Dollar Tree: 5,4%
Apple: 5,3%
United Therapeutics: 5% 
Polaris: 3,8%
Lithia Motors: 3,6%

CASH: 10,2%

Portfolio ROE: 31
Portfolio forward PE ratio:14

mercredi 11 mai 2016

Nobilis Healthcare: bullshit detector going mad

First lesson for any investor: If you don't trust management, you shouldn't invest in a business, even if the PE ratio or the ROE look very good.

I've said it numerous times before but I lost confidence in Valeant and Concordia Healthcare this year. I don't care if Concordia Healthcare is being bought by Blackstone. I don't trust this company anymore.

Both CEO's from Valeant and Concordia Healthcare were from Biovail, a company that wasn't clean. You don't find pearls in a pile of shit. Both companies have used weird accounting practices that have been very hard for anybody to understand. Actually, these business are harder to evaluate than banks (which are not that easy to evaluate).

Second lesson: If a management team isn't able to bring you straight numbers, just look somewhere else. You have to be able to understand the health of a company.

And if a management, like the one of Concordia Healthcare is saying bullshit, just sell your shares.

For example, today, the results for the first quarter are out. What does it looks like?

Nobilis increases first quarter revenue by 35%

First, when you see that kind of title, prepare yourself for some deception. If a company is writing mostly about revenue or sales instead of earnings or EPS growth, it's a sign that this business has missed the estimates and uses the numbers that make them look good, without putting any emphasis on the only numbers that matter (earnings and EPS growth). If they don't make money, they'll write a shitload of numbers to drown the awful truth under layers and layers of informations and numbers that don't have (the same) importance.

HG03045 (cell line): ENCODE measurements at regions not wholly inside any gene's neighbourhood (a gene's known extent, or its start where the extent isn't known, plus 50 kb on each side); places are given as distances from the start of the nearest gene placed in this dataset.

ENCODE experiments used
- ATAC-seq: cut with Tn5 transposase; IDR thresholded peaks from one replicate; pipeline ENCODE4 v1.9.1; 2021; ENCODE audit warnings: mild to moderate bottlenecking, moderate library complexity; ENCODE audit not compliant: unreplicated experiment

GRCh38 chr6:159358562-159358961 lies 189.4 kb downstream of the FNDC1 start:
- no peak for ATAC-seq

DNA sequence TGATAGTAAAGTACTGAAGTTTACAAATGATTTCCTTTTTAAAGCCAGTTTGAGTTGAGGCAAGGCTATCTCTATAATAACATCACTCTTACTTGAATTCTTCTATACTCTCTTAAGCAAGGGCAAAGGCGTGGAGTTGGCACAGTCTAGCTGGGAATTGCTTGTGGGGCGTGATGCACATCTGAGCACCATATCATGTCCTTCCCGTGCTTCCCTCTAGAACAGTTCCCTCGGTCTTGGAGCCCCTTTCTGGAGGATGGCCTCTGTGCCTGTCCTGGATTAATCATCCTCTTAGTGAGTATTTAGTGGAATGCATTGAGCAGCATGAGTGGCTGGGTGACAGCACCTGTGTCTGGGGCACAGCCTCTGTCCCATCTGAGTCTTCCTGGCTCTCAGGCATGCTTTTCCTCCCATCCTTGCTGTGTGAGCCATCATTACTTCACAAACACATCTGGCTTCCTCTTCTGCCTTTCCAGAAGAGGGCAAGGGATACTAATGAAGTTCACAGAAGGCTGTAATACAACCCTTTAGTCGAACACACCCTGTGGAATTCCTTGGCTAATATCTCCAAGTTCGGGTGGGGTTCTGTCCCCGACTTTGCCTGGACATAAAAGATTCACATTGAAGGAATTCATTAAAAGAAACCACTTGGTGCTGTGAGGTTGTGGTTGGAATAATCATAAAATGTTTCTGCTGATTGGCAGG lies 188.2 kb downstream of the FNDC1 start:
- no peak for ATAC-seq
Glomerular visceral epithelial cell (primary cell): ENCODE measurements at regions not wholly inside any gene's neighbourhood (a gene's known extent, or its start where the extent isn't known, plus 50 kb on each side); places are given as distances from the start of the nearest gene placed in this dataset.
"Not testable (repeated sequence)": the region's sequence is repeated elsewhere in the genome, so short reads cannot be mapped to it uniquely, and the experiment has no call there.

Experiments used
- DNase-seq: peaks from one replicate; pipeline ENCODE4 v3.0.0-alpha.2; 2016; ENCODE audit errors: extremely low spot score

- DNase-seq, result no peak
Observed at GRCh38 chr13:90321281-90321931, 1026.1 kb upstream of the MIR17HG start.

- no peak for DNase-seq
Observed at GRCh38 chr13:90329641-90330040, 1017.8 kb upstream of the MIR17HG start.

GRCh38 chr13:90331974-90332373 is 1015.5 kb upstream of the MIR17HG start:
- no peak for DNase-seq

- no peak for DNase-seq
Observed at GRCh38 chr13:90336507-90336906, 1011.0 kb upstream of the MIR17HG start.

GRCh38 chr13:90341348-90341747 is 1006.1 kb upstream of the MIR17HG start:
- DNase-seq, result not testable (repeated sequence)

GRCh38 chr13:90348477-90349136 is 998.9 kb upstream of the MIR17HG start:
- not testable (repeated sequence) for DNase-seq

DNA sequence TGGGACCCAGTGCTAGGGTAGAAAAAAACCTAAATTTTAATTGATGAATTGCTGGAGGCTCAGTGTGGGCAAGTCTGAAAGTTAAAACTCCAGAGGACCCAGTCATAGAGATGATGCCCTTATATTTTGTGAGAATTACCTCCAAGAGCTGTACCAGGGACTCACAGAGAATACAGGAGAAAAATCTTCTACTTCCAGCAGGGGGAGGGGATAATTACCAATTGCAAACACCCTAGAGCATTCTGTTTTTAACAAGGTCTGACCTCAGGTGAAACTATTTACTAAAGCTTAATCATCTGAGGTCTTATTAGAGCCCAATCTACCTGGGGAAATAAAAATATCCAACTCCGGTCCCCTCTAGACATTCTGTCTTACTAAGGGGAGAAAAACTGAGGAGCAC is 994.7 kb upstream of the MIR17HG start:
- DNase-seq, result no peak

Please, take a look at this part, which makes my bullshit detector going BEEP BEEP BEEEEEEEEP:

"In the first quarter of 2016, we increased revenue by $13.4 million, or 35%, to a record $51.3 million, driven by increased case flow and a higher average revenue per case. Similar to the first quarter of 2015, we recorded a negative bottom line, specifically a net loss of $5.0 million as compared to $4.5 million in the prior corresponding period," said Harry Fleming, CEO of Nobilis. "In the first quarter, we invested heavily in new technology and infrastructure to support our forecasted growth in 2016, which impacted our bottom line. Additionally, we were still feeling the impact of significant legal and accounting expenses related to the October short attack," said Fleming.